McKeesport Area students get tasty lessons on Johnny Appleseed
By Michael DiVittorio
Published: Thursday, Sept. 26, 2013, 2:31 a.m.
McKeesport Area elementary students made applesauce, hats and other crafts as part of learning about an American folk hero on Wednesday.
John Chapman, known as the pioneer farmer Johnny Appleseed, was born in Leominster, Mass., on Sept. 26, 1774.
He introduced apple trees to large parts of Pennsylvania, Ohio, Indiana and Illinois, among other areas. He made his last trip back to Ohio in 1842 after spending 50 years walking throughout the countryside.
Kindergartners at Francis McClure Primary and Centennial Elementary schools worked with apples in math, science and other common core classes to celebrate Appleseed's birthday. Students in each school made applesauce.
“I do love applesauce because it makes my tummy yummy,” said Centennial student Kaylee Moon, 5.
“I made a pot and I was wearing it,” said Centennial student Karmna Howell, 5. “I didn't put anything in my hat. (I learned) you can make applesauce and apple juice. They're good. It's cool.”
“Johnny Appleseed wore a pot because he didn't have a hat,” Centennial teacher Paulena Batis explained. “It was just like an apple explosion today. These are the best kids. They definitely really enjoyed it. It went really well.”
Students like Centennial kindergartner Jacob Latino were excited to watch the Disney short film based on Johnny Appleseed.
“I don't want to miss the movie,” Jacob said. “When I first got here we squashed applesauce into little pieces. (Apples are) the best stuff ever. They're juicy and I like them.”
“They're very engaged. They really enjoyed it,” Centennial teacher Karen Hronec said. “Some of us are going to continue Thursday and Friday and make a week-long event.”
“We tasted various kinds of apples and graphed the results of which ones we liked the best,” Francis McClure teacher Tamara Ekis said. “The kids really enjoyed it. They were very receptive. We found the star in the apple and used paint to stamp it, and then used our sight words to write about the stamp we made.”
“It's hands-on learning so they're very excited to be doing those different things and moving around the room,” Francis McClure principal Tom Knight said. “The kids actually helped use some plastic knives to cut up the apples and measured out what they needed for the different ingredients. I think giving them the real-life opportunity to experience things is definitely something we're looking to do.”
McKeesport Area first-graders will have their celebration on Friday.
Francis McClure first-grade teacher Kelly McCloskey said students will rotate through seven stations and participate in activities similar to those the kindergartners experienced.
Michael DiVittorio is a staff writer for Trib Total Media. He can be reached at 412-664-9161, ext. 1965, or firstname.lastname@example.org.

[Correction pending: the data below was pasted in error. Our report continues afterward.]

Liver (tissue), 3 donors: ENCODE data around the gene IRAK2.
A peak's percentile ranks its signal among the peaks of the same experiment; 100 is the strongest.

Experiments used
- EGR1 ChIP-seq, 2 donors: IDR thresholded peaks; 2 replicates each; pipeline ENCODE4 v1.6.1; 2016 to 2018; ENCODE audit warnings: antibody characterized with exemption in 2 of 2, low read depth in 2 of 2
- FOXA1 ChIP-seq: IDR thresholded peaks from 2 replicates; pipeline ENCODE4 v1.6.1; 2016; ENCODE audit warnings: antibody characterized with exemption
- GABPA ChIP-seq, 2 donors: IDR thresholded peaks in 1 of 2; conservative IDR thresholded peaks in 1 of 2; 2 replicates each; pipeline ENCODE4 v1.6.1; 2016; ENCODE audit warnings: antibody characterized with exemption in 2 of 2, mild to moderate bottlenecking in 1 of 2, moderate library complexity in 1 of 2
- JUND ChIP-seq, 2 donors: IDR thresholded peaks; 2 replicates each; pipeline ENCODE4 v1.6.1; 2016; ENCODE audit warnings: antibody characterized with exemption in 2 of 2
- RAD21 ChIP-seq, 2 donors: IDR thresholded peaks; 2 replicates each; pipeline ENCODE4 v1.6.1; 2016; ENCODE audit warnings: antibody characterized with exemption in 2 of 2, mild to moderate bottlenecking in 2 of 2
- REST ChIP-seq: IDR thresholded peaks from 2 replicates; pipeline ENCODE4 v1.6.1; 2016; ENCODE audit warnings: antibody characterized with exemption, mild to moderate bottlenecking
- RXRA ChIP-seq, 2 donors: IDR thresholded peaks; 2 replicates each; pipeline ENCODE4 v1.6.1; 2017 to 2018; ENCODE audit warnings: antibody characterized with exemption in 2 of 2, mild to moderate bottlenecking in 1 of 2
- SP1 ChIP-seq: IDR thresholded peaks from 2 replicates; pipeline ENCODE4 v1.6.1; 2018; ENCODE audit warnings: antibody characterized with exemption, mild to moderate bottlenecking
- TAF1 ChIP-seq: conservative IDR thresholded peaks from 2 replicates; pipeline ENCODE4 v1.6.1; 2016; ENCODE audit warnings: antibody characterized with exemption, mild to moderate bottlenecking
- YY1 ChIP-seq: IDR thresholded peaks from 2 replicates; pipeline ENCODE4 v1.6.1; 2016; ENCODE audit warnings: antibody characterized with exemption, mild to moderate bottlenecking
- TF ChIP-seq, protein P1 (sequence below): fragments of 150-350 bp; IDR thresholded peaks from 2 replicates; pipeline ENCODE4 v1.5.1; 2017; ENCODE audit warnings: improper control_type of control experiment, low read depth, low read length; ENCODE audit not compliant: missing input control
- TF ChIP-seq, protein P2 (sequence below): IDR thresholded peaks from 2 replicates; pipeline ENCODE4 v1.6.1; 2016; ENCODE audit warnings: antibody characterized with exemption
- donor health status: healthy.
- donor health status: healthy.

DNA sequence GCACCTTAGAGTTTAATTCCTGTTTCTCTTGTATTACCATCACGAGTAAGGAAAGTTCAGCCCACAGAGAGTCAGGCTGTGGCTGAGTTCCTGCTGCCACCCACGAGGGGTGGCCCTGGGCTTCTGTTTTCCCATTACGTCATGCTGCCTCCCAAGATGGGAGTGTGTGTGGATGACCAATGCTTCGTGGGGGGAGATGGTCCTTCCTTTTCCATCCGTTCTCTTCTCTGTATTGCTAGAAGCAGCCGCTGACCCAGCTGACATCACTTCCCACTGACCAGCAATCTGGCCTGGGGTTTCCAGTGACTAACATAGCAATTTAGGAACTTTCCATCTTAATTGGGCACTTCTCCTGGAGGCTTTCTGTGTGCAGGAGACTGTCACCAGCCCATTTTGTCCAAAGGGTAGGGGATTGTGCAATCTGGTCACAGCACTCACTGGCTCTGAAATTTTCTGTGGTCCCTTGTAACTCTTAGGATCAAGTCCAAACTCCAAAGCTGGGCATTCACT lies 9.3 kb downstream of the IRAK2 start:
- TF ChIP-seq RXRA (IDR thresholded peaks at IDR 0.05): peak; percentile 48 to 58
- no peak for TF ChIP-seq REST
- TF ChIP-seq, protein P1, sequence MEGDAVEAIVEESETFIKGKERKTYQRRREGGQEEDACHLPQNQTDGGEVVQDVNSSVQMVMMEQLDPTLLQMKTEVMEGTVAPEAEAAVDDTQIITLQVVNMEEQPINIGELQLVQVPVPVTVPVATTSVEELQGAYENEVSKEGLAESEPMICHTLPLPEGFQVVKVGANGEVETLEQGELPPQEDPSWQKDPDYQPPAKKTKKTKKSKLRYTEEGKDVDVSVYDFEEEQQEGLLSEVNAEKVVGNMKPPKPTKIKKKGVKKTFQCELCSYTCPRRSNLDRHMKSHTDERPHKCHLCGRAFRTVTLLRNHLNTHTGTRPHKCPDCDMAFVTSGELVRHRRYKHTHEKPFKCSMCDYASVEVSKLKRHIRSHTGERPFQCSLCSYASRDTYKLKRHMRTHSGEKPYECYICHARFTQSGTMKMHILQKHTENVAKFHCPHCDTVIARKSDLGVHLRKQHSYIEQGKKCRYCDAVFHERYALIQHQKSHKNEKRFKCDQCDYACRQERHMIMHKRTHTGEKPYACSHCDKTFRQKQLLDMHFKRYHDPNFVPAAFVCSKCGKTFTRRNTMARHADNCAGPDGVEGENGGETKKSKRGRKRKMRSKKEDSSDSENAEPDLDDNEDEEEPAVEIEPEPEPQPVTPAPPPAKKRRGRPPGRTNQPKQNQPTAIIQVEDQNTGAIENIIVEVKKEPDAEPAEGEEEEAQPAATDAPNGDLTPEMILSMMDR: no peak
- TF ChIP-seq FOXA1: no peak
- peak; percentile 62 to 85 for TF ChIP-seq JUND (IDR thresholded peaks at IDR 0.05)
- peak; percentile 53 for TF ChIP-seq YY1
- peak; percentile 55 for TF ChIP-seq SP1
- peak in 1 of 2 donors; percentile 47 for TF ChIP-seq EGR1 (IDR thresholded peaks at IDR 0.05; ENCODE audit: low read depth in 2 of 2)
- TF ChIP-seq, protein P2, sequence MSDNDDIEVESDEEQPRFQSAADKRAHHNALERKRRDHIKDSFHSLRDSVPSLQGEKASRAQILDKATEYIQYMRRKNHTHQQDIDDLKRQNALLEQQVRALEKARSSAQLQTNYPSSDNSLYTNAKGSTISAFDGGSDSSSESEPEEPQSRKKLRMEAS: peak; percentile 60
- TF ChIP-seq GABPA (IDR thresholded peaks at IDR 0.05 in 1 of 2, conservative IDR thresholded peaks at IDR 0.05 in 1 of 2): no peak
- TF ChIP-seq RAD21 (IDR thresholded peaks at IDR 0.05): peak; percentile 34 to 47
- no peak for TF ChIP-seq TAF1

Show commenting policy
TribLive commenting policy
You are solely responsible for your comments and by using TribLive.com you agree to our Terms of Service.
We moderate comments. Our goal is to provide substantive commentary for a general readership. By screening submissions, we provide a space where readers can share intelligent and informed commentary that enhances the quality of our news and information.
While most comments will be posted if they are on-topic and not abusive, moderating decisions are subjective. We will make them as carefully and consistently as we can. Because of the volume of reader comments, we cannot review individual moderation decisions with readers.
We value thoughtful comments representing a range of views that make their point quickly and politely. We make an effort to protect discussions from repeated comments either by the same reader or different readers.
We follow the same standards for taste as the daily newspaper. A few things we won't tolerate: personal attacks, obscenity, vulgarity, profanity (including expletives and letters followed by dashes), commercial promotion, impersonations, incoherence, proselytizing and SHOUTING. Don't include URLs to Web sites.
We do not edit comments. They are either approved or deleted. We reserve the right to edit a comment that is quoted or excerpted in an article. In this case, we may fix spelling and punctuation.
We welcome strong opinions and criticism of our work, but we don't want comments to become bogged down with discussions of our policies and we will moderate accordingly.
We appreciate it when readers and people quoted in articles or blog posts point out errors of fact or emphasis and will investigate all assertions. But these suggestions should be sent via e-mail. To avoid distracting other readers, we won't publish comments that suggest a correction. Instead, corrections will be made in a blog post or in an article.
- Forward supervisors OK park funding proposal
- East Allegheny approves personnel items, honors team
- West Homestead discusses lock boxes
- Clairton officials hope demolition project shows a sign of good things to come
- Ex-Allegheny County police officer pleads guilty in hit-run death
- Charges expected in fatal Duquesne accident
- Proposed bill would limit private meeting circumstances in Pa.
- Elizabeth businesses expand despite traffic woes, road issues
- Gubernatorial candidate Wolf touches base with McKeesport voters
- Community cooperation credited in Glassport shooting arrests
- Water line break mars first day of Lincoln Way upgrade in White Oak